According to the WSJ today:
In what will likely be a closely studied ruling, a retail investor was awarded $200,000 after a Financial Industry Regulation Authority arbitration panel decided the investor’s UBS AG (UBS) broker inappropriately sold her risky Lehman Brothers principal protected notes.
The case is one of the first involving the Lehman notes to be heard by a Finra arbitration panel. While the arbitration ruling won’t set a precedent, it could be an indicator of how future rulings on similar cases will play out.
There are “many pending similar cases,” said Jacob Zamansky, of Zamansky & Associates, who represented the investor in the arbitration case. Zamansky stated he is representing a dozen clients in a similar situations around the country.
As in most arbitration awards, the three-person arbitration panel didn’t give reasons for its findings. Other panels that hear similar cases don’t have to follow precedent so they could rule in different ways on nearly identical cases. Still, the case will likely be cited by other plaintiff lawyers.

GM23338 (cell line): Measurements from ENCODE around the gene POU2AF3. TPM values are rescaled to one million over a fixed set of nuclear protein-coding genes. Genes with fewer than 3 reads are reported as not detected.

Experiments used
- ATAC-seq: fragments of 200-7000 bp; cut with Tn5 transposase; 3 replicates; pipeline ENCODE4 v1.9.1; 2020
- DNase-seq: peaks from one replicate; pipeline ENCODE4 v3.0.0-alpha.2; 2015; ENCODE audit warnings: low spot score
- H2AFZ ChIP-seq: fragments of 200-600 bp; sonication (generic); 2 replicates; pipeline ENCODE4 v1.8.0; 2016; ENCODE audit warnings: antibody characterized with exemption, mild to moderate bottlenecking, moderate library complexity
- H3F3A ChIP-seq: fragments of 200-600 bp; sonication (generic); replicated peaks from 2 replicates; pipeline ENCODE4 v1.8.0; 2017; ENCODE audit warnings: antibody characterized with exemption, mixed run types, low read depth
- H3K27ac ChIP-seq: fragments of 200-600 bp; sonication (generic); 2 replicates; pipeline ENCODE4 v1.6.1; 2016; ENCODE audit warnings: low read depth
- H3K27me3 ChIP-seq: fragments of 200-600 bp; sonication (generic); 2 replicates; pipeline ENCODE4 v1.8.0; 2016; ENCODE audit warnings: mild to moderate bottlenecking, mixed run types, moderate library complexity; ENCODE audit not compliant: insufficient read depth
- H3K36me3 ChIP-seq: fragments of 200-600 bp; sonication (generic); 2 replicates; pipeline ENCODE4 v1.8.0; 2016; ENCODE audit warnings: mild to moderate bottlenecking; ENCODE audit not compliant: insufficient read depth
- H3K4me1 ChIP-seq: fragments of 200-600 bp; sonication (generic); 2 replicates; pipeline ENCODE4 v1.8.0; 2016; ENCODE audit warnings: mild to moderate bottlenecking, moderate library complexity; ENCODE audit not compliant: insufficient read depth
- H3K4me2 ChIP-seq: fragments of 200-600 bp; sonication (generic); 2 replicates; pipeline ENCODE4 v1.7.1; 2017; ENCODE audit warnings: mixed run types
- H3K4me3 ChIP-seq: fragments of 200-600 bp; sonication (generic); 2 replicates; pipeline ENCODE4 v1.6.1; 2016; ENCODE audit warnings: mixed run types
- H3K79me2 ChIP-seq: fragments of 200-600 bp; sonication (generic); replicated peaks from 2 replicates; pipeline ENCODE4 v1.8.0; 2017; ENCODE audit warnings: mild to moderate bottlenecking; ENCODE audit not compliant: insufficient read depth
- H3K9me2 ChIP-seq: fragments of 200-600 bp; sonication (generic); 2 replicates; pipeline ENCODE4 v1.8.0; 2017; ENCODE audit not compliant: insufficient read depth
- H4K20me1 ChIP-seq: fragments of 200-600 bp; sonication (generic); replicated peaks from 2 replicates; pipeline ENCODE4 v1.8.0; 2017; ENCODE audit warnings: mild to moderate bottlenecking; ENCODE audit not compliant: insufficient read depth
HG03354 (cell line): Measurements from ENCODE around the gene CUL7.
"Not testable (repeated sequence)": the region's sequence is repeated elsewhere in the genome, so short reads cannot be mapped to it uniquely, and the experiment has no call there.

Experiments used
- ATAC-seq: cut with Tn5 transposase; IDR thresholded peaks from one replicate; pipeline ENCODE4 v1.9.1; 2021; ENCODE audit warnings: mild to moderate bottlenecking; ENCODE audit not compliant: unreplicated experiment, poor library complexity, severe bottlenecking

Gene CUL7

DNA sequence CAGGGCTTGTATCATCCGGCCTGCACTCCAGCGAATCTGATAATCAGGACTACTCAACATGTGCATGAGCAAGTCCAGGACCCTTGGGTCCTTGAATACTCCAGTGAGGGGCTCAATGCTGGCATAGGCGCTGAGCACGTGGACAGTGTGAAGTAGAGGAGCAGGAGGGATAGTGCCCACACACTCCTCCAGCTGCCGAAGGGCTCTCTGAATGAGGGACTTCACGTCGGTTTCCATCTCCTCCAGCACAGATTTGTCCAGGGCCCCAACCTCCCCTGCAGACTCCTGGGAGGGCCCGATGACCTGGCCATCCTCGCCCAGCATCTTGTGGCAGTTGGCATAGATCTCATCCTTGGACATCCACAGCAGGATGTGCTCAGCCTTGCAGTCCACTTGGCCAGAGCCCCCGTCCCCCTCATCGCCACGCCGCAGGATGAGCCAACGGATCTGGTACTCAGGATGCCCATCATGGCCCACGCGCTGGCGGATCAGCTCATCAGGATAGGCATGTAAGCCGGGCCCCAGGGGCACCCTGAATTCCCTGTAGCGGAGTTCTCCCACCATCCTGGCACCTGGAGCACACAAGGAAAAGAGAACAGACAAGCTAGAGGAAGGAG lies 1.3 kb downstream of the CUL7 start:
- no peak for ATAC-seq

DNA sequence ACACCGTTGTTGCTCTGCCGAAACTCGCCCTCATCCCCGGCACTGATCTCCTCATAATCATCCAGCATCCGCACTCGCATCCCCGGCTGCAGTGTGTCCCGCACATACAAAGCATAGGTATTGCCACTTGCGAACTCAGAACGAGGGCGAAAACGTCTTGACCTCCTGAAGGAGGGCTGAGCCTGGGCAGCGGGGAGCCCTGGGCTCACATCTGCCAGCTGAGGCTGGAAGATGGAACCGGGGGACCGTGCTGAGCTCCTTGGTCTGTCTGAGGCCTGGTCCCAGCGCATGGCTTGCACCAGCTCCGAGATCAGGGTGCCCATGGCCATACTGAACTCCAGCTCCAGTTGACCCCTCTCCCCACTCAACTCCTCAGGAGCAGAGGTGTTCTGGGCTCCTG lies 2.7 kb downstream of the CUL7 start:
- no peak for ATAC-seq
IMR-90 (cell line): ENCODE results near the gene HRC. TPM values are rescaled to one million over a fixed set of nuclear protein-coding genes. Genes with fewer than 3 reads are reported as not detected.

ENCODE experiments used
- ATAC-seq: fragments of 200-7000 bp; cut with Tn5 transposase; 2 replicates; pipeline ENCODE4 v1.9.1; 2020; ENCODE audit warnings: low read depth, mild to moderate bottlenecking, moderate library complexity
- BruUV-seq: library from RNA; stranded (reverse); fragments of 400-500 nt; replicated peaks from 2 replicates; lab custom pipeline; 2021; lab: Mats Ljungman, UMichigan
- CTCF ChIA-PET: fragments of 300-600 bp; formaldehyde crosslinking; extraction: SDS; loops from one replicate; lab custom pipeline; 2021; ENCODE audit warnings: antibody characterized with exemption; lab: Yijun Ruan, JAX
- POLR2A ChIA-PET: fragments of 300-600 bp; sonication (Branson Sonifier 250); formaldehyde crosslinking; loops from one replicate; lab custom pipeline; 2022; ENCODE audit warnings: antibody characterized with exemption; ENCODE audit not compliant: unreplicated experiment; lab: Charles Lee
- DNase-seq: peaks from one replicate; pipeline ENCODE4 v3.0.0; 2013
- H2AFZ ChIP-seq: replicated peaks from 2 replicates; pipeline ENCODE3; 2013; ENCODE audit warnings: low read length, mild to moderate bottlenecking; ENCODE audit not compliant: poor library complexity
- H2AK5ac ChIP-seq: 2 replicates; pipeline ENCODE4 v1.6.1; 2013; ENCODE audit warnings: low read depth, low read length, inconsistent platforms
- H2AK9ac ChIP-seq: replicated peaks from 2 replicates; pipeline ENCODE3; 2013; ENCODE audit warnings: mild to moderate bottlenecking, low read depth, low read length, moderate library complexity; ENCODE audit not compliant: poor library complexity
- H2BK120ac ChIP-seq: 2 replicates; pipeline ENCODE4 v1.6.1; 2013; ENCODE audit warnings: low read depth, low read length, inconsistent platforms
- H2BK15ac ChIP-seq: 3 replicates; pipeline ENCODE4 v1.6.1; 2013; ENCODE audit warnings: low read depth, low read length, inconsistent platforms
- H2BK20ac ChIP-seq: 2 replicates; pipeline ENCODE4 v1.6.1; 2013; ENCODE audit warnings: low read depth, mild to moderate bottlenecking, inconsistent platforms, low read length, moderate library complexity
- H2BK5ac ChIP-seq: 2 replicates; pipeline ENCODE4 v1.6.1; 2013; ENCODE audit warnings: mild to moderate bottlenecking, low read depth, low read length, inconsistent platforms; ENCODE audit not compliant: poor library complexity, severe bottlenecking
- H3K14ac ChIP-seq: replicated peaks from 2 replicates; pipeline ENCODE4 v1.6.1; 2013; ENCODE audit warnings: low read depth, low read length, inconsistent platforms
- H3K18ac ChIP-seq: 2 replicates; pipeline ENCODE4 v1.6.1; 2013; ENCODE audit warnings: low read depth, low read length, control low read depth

The case, submitted for arbitration a year ago, was brought against UBS Financial Services, a unit of UBS, which is also being investigated by numerous regulators for alleged issues around its selling of these notes. Zamansky’s client was seeking $300,000 in compensatory damages because the broker recommended structured products. Zamansky argued that the notes were “speculative derivative securities” and were “unsuitable” for unsophisticated investors, according to the Finra claim statement.
The broker purchased two notes for his client: a $225,000 guaranteed principal protection note and a $75,000 return optimization note. The panel ruled that the client should be compensated $150,000 plus interest and attorney fees on the principal protected note; there was no compensation for the $75,000 note.
UBS said in a statement it “is disappointed the arbitration panel in this case awarded the claimant any damages, even if it was the only half the compensatory losses she was seeking. UBS maintains that any client losses were the direct result of the unexpected and unprecedented failure of Lehman Brothers, which affected all Lehman bondholders.”